Dr. Stephanie Takaragawa (Sociology) was awarded a $124,906 grant from California State Library’s California Civil Liberties Public Education program. The competitive grant program supports the creation and dissemination of educational and public awareness resources concerning the history and the lessons of civil rights violations or civil liberties injustices carried out against communities or populations.

Dr. Takaragawa’s project, “Images and Imaginings of the Japanese American Internment: Comics and Illustrations of Camp,” examines the little-known visual representations of daily life within internment camps where Japanese Americans and Japanese immigrants were incarcerated during World War II. Because individuals in these camps were not permitted to record their daily lives via film or photography, much of their day-to-day life was captured via drawing, painting, and illustrations. Although some images were published and widely circulated, such as Mine Okubo’s Citizen 13660, there is no comprehensive catalog of the comics and illustrations made both inside and outside of the camps. This project will create an accessible archive of the internment experience for the public, educational and scholarly uses, and posterity.

“This project is personally important to me because I learned about this history from external sources, and not from my family that was incarcerated at Heart Mountain internment camp during WWII.  Even now at Chapman, I have taught this to students of Japanese descent who go home and find out that their families were also incarcerated during WWII.” – Dr. Stephanie Takaragawa

The project team includes Dr. Jan Osborn (English), Dr. Rei Magosaki (English), and Jessica Bocinski (Registrar for the Escalette Permanent Collection of Art). Osborn will provide insight into visual rhetoric, lending her expertise to contextualizing the role of comics in society, while providing connections to local area high schools and literacy programs. Magosaki is a specialist in the field of twentieth- and twenty-first-century American literature and culture and is currently undertaking a project that involves all 10 Japanese American internment camps. Bocinski will develop the online Scalar exhibition, and provide curatorial guidance for the physical exhibition.

The project is conceptualized in three phases. Phase One of this exhibition began in January 2021 with an award from Chapman’s Innovation in Diversity, Equity, and Inclusion internal seed funding grant program. With this internal funding, Dr. Takaragawa hired a graduate student, Winston Andrus, who helped identify comic strips, illustrations, graphic novels, and comic book art. The culmination of phase one will be the creation of an open access, easily accessible online exhibition for educational purposes, aimed at demographics from middle-school to college students. A draft outline of the online exhibition in progress can be found at https://scalar.chapman.edu/scalar/internment-exhibit-test-book/index.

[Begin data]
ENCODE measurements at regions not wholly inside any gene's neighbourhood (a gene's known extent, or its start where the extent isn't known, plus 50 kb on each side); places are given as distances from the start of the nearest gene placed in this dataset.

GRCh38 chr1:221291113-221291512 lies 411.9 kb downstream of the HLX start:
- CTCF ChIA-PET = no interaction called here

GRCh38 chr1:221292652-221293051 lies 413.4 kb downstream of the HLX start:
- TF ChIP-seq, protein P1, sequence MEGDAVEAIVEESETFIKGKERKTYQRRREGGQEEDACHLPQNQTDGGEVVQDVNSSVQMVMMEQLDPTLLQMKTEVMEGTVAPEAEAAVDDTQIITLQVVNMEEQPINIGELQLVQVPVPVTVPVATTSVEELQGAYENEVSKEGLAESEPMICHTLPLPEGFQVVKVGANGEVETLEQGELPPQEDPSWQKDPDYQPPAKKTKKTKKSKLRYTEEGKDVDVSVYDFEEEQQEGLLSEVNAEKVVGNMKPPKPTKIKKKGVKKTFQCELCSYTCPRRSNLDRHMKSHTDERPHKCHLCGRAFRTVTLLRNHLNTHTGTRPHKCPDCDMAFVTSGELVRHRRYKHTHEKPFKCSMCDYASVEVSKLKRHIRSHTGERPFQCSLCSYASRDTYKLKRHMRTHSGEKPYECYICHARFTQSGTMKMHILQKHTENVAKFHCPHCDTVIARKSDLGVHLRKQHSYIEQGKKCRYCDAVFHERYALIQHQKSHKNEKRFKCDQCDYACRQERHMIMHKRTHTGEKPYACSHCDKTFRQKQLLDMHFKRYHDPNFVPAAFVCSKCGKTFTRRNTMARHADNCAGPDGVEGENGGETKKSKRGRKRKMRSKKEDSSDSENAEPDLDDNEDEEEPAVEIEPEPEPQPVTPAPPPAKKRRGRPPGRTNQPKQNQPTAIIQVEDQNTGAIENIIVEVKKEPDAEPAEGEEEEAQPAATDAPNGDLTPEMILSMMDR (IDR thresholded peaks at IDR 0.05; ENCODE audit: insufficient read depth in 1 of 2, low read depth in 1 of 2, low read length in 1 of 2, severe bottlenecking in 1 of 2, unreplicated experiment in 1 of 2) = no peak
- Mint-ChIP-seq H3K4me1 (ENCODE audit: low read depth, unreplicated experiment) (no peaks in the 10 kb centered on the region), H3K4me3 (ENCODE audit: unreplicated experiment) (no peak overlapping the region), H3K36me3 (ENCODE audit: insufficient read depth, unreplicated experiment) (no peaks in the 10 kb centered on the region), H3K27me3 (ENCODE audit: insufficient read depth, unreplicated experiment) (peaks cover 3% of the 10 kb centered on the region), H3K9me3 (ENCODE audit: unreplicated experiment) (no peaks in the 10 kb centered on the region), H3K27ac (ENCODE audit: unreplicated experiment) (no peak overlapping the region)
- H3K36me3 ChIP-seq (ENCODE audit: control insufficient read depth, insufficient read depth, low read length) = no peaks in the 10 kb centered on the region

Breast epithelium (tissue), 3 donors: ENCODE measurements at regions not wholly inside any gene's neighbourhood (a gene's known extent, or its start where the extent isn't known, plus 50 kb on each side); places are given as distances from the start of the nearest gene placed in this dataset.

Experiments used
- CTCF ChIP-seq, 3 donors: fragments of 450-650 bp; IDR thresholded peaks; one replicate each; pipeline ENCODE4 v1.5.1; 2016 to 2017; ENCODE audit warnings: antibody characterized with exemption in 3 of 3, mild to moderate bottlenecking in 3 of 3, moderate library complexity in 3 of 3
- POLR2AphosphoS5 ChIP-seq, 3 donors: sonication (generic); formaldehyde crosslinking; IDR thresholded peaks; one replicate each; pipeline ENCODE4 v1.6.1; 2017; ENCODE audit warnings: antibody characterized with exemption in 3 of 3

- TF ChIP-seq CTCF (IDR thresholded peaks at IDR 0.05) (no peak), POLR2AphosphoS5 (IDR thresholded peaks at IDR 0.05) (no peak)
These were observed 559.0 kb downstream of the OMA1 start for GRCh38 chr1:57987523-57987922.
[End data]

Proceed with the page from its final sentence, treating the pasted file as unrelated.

Phase Two will focus on developing educational content and resources for middle, high, and community college teachers. Online educators’ guides will include lesson plans and curriculum modules designed to ensure that the internment of citizens and permanent residents of Japanese ancestry is studied and understood in secondary and community college education, integrating the online exhibition into classroom learning outcomes, YouTube videos, and podcasts on Japanese American history. The interactive nature of the online exhibition will provide opportunities for students to engage with the materials, while the curriculum modules will connect that engagement with individual classroom learning outcomes.

A soft launch of educational materials will begin in Fall 2022, the content remaining dynamic as new materials are added. Focus groups will be convened among teachers who pilot this content, their classroom expertise facilitating a more robust and responsive website to meet the needs of middle and high school education. The dynamic nature of the online site is intended to appeal to repeat viewers who can access new content as it becomes available, as new materials are digitized. The project will also dovetail with Wilkinson College’s Engaging the World: Leading the Conversation on Ethnic Studies fall programming, including two events focused on George Takei’s graphic novel, They Called Us Enemy, including a book club on  October 17, 2022, at 6 p.m. at Orange Public Library, and a public lecture by George Takei on November 2, 2022, at 7:30 p.m. at Musco Center for the Arts. In addition, podcasts will be created with Asian American scholars in preparation for the physical exhibition launch at Chapman.

“The pedagogical materials component of this project will make the comics and illustrations of camp accessible to middle and high school students, using a format with which they are comfortable to learn about Japanese American incarceration. As young people access these materials, they can explore concepts of citizenship; they can inquire into the rhetorical strategies that allowed the U.S. government to proscribe a racially-designated non-citizen. Such inquiry is essential as we confront our history.” – Dr. Jan Osborn

Phase three includes a physical exhibition at Chapman University. The long-term goal is to bring this exhibition to other sites, such as Manzanar National Historic Site, Japanese American National Museum, and Smithsonian National Museum of American History.